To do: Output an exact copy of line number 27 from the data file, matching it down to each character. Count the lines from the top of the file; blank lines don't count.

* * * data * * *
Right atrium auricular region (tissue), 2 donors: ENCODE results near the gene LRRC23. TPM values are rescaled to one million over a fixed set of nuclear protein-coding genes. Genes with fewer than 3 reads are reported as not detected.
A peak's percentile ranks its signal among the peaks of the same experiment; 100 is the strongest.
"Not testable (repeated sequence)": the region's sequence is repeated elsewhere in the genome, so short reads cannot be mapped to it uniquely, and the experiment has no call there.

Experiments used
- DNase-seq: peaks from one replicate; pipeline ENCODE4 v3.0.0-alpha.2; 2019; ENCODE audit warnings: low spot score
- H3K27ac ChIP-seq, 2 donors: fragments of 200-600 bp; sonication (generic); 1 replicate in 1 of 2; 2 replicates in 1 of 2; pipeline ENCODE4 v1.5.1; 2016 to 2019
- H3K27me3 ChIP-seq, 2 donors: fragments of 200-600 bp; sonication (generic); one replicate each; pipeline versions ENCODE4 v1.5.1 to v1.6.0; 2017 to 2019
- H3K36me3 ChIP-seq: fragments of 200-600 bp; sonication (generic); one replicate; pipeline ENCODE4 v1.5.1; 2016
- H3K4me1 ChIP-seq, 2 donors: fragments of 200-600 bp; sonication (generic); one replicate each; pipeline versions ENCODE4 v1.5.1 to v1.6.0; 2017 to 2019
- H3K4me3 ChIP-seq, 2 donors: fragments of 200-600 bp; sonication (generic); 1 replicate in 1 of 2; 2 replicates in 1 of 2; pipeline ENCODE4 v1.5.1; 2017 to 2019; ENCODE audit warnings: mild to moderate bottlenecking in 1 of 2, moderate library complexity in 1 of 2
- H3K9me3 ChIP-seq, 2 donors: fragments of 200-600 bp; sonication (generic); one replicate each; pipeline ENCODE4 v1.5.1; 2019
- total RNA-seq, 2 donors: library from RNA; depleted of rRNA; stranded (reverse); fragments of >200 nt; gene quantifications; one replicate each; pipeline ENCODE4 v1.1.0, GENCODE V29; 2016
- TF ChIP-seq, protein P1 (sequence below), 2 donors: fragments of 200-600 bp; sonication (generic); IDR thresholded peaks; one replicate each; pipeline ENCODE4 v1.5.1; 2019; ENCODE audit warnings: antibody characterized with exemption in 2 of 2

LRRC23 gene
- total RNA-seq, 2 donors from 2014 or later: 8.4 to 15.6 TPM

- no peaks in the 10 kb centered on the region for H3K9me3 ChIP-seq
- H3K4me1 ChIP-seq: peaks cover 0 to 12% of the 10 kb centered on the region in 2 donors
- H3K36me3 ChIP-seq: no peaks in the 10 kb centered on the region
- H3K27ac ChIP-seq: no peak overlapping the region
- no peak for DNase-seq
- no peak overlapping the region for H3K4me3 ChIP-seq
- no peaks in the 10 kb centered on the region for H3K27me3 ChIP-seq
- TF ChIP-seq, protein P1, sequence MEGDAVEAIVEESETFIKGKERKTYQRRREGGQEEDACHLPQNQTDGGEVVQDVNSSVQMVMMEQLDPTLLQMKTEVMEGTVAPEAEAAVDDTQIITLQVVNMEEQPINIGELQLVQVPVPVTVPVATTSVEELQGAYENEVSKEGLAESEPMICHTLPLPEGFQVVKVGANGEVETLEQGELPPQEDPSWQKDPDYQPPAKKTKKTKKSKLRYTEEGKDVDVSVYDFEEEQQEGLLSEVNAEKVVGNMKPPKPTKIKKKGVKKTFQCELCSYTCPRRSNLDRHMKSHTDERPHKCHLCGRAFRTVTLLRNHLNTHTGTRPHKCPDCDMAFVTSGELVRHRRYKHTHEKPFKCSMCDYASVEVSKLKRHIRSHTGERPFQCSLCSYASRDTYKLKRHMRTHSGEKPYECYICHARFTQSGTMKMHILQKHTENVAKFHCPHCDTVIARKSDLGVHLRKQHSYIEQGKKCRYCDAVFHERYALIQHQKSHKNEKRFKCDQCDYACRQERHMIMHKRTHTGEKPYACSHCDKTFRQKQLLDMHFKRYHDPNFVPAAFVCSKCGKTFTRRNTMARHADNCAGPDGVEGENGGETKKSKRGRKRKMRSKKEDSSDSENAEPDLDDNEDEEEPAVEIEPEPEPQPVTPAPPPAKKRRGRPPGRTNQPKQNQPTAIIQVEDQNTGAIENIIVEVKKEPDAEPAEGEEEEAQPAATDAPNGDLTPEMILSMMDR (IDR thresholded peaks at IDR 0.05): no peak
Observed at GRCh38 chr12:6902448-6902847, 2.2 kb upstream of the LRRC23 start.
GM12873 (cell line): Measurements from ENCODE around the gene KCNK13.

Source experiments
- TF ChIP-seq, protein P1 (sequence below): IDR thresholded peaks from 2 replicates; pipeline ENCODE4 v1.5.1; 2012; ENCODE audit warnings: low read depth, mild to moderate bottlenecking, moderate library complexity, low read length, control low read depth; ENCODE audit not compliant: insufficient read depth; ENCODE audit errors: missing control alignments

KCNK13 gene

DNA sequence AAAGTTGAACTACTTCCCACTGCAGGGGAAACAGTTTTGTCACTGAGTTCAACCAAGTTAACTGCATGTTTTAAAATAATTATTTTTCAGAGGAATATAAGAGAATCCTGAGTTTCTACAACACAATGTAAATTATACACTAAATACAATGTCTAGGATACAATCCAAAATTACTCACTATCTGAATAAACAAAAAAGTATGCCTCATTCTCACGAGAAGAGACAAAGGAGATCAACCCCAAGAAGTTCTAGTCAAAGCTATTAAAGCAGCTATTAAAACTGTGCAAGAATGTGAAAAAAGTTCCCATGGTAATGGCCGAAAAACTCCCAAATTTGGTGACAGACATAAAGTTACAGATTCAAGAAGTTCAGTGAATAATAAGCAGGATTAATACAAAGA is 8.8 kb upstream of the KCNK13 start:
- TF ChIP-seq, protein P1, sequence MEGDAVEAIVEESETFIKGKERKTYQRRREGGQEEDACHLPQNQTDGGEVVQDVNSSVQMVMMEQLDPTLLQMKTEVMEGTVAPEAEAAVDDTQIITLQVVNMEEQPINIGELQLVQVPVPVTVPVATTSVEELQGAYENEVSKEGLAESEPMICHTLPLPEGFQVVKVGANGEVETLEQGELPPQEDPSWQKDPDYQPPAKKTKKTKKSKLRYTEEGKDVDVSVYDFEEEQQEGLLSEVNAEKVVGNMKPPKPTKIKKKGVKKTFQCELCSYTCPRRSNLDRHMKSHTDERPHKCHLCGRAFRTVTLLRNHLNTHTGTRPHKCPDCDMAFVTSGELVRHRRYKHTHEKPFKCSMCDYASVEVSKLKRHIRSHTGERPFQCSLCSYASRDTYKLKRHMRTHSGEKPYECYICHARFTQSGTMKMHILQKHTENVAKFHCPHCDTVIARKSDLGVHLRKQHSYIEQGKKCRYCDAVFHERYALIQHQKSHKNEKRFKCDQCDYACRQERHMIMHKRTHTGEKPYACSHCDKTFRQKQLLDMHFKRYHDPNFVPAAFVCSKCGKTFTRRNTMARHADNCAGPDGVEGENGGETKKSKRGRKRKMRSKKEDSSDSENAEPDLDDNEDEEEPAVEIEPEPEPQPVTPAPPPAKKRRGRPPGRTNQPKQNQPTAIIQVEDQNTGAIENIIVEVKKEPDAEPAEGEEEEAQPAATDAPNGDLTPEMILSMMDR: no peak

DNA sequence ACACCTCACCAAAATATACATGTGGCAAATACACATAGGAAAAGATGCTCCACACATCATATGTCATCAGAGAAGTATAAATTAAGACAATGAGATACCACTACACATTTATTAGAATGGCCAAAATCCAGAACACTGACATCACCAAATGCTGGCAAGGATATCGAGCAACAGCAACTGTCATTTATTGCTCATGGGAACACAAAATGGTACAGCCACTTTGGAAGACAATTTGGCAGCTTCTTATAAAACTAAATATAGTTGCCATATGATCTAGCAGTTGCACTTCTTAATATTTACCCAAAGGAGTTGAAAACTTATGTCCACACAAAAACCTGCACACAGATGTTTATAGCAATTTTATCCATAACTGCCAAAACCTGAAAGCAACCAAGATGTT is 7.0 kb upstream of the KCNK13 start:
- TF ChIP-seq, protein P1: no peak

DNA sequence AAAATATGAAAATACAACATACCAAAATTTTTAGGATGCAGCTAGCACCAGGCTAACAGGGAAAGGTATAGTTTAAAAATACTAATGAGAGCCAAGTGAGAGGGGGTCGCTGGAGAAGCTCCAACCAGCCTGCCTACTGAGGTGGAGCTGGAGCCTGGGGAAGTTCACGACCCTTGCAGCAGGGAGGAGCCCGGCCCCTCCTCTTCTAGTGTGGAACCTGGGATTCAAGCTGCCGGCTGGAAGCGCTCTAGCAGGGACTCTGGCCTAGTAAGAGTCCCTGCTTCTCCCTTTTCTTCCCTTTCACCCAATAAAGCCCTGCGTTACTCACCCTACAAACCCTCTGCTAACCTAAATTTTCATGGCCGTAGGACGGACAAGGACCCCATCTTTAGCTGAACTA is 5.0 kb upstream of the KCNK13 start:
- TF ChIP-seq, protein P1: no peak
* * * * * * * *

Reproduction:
- TF ChIP-seq, protein P1 (sequence below): IDR thresholded peaks from 2 replicates; pipeline ENCODE4 v1.5.1; 2012; ENCODE audit warnings: low read depth, mild to moderate bottlenecking, moderate library complexity, low read length, control low read depth; ENCODE audit not compliant: insufficient read depth; ENCODE audit errors: missing control alignments